Exposure to high-trauma work has been associated with negative outcomes for individuals and organisations. Support for these employees can buffer and protect against mental health problems. Frontline managers (FLMs) are well placed to provide for employee support needs but are often not effective in doing so. The purpose of this paper is to identify and understand barriers to provision of four different types of social support as identified by House (1981) by FLMs to employees in a high-trauma workplace.
This qualitative study investigates three Australian ambulance service organisations, including 72 interviews.
Nine barriers to support are identified that can obstruct the provision of optimum employee support. These relate to the FLM themselves, the workplace context and employee-centric factors.
This paper is a single industry case study; further complexity may exist in other high-trauma industries. Future research should consult policy makers to develop strategies to address the barriers to FLM support.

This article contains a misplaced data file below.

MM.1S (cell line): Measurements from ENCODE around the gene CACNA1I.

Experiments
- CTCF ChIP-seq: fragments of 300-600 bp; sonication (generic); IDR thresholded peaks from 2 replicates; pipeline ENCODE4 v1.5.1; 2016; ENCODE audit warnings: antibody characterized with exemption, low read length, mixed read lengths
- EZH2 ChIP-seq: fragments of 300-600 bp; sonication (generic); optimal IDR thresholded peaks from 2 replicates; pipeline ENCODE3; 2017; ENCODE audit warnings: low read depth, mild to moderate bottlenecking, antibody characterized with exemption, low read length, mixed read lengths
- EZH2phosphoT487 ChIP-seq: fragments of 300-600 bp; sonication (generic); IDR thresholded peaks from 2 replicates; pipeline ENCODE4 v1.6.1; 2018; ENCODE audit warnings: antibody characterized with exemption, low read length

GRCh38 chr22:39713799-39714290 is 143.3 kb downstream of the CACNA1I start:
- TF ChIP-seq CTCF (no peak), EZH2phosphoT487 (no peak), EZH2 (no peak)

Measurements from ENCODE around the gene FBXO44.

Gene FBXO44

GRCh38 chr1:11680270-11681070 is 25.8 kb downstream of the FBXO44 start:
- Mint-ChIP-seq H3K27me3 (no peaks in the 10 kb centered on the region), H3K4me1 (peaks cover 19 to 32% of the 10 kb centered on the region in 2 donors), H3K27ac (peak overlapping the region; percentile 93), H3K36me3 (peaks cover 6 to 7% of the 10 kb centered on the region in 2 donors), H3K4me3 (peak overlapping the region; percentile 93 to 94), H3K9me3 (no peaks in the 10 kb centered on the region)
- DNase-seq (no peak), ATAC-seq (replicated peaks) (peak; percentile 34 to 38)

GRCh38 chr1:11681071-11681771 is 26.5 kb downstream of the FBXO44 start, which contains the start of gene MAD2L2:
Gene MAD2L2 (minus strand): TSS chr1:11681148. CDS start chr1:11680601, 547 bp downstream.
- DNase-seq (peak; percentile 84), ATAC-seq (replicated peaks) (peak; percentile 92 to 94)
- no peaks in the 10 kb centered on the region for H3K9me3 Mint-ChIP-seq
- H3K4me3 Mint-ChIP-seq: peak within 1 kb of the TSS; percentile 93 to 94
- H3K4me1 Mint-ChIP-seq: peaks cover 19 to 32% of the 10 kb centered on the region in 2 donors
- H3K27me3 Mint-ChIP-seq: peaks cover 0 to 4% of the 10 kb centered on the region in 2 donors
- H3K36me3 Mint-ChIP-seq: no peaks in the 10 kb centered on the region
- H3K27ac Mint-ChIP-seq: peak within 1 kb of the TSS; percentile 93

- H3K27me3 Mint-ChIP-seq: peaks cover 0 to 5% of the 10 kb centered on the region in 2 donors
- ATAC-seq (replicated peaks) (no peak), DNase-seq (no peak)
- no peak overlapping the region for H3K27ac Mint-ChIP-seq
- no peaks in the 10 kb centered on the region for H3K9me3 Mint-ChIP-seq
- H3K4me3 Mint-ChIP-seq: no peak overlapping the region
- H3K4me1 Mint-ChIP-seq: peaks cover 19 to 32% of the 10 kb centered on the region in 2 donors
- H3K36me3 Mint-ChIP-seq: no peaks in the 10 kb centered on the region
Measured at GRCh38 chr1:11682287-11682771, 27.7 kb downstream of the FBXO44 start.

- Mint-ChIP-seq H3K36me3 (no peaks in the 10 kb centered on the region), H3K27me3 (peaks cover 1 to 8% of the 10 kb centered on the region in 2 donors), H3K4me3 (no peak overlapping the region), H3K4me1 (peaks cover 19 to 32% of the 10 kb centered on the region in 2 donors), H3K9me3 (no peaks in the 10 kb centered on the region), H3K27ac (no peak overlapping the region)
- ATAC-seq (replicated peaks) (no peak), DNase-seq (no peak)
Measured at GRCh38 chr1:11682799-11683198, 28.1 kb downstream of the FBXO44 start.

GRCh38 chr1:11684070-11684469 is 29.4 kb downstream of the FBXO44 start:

FLMs are critical support persons as they are well placed to provide many employee support needs. Emotional support is the foundation for facilitating all other types of support to employees but results here indicate it is often lacking for workers in high-trauma workplaces for a range of individual and organisational barriers that operate in isolation and combined.
This paper juxtaposes House’s (1981) support framework with study findings to provide a model of the barriers to optimal employee support. This model contributes to a reconceptualisation of the relationship between employee and direct manager that is particularly pertinent for high-trauma contexts.
Kellner, A., Townsend, K., Loudoun, R. and Wilkinson, A. (2019), "Barriers to frontline manager support for high-trauma workers", Personnel Review, Vol. 48 No. 6, pp. 1394-1409. https://doi.org/10.1108/PR-10-2018-0397Download as .RIS
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